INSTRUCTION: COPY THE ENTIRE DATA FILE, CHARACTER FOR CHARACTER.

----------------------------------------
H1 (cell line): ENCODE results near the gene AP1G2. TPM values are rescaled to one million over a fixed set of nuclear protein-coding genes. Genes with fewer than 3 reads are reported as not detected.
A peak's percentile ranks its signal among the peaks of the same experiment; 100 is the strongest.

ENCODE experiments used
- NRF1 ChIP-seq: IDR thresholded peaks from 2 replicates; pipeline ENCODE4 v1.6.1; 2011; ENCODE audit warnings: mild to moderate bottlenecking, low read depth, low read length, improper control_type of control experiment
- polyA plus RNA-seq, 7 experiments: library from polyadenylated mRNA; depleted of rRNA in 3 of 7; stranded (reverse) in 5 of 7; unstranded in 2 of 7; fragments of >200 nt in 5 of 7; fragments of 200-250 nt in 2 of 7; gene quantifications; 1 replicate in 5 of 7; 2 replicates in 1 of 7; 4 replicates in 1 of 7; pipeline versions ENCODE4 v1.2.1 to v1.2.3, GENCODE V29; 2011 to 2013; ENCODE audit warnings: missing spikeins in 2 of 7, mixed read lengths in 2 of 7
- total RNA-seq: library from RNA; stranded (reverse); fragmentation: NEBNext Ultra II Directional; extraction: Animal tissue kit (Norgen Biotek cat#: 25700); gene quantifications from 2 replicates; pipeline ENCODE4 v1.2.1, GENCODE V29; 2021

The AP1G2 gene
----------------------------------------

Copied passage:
H1 (cell line): ENCODE results near the gene AP1G2. TPM values are rescaled to one million over a fixed set of nuclear protein-coding genes. Genes with fewer than 3 reads are reported as not detected.
A peak's percentile ranks its signal among the peaks of the same experiment; 100 is the strongest.

ENCODE experiments used
- NRF1 ChIP-seq: IDR thresholded peaks from 2 replicates; pipeline ENCODE4 v1.6.1; 2011; ENCODE audit warnings: mild to moderate bottlenecking, low read depth, low read length, improper control_type of control experiment
- polyA plus RNA-seq, 7 experiments: library from polyadenylated mRNA; depleted of rRNA in 3 of 7; stranded (reverse) in 5 of 7; unstranded in 2 of 7; fragments of >200 nt in 5 of 7; fragments of 200-250 nt in 2 of 7; gene quantifications; 1 replicate in 5 of 7; 2 replicates in 1 of 7; 4 replicates in 1 of 7; pipeline versions ENCODE4 v1.2.1 to v1.2.3, GENCODE V29; 2011 to 2013; ENCODE audit warnings: missing spikeins in 2 of 7, mixed read lengths in 2 of 7
- total RNA-seq: library from RNA; stranded (reverse); fragmentation: NEBNext Ultra II Directional; extraction: Animal tissue kit (Norgen Biotek cat#: 25700); gene quantifications from 2 replicates; pipeline ENCODE4 v1.2.1, GENCODE V29; 2021

The AP1G2 gene